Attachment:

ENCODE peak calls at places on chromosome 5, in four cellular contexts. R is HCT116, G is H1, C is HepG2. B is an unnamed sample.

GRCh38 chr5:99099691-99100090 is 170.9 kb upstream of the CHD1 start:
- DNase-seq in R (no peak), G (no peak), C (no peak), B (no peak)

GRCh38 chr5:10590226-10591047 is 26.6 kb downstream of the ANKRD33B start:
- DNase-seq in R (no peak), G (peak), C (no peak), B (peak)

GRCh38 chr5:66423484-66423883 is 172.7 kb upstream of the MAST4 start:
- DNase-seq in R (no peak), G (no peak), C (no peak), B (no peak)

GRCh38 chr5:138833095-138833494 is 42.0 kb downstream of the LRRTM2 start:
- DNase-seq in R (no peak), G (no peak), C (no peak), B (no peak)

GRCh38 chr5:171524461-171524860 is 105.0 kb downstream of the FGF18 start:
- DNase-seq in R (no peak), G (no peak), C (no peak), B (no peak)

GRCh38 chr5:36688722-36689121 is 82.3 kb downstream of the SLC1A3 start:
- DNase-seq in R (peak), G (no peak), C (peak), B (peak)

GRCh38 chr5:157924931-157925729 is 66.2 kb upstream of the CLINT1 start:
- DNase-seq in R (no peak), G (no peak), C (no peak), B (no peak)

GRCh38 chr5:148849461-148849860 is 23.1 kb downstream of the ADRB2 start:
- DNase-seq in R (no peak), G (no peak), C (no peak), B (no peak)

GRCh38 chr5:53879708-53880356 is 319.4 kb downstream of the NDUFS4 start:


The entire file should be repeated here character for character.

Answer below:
ENCODE peak calls at places on chromosome 5, in four cellular contexts. R is HCT116, G is H1, C is HepG2. B is an unnamed sample.

GRCh38 chr5:99099691-99100090 is 170.9 kb upstream of the CHD1 start:
- DNase-seq in R (no peak), G (no peak), C (no peak), B (no peak)

GRCh38 chr5:10590226-10591047 is 26.6 kb downstream of the ANKRD33B start:
- DNase-seq in R (no peak), G (peak), C (no peak), B (peak)

GRCh38 chr5:66423484-66423883 is 172.7 kb upstream of the MAST4 start:
- DNase-seq in R (no peak), G (no peak), C (no peak), B (no peak)

GRCh38 chr5:138833095-138833494 is 42.0 kb downstream of the LRRTM2 start:
- DNase-seq in R (no peak), G (no peak), C (no peak), B (no peak)

GRCh38 chr5:171524461-171524860 is 105.0 kb downstream of the FGF18 start:
- DNase-seq in R (no peak), G (no peak), C (no peak), B (no peak)

GRCh38 chr5:36688722-36689121 is 82.3 kb downstream of the SLC1A3 start:
- DNase-seq in R (peak), G (no peak), C (peak), B (peak)

GRCh38 chr5:157924931-157925729 is 66.2 kb upstream of the CLINT1 start:
- DNase-seq in R (no peak), G (no peak), C (no peak), B (no peak)

GRCh38 chr5:148849461-148849860 is 23.1 kb downstream of the ADRB2 start:
- DNase-seq in R (no peak), G (no peak), C (no peak), B (no peak)

GRCh38 chr5:53879708-53880356 is 319.4 kb downstream of the NDUFS4 start: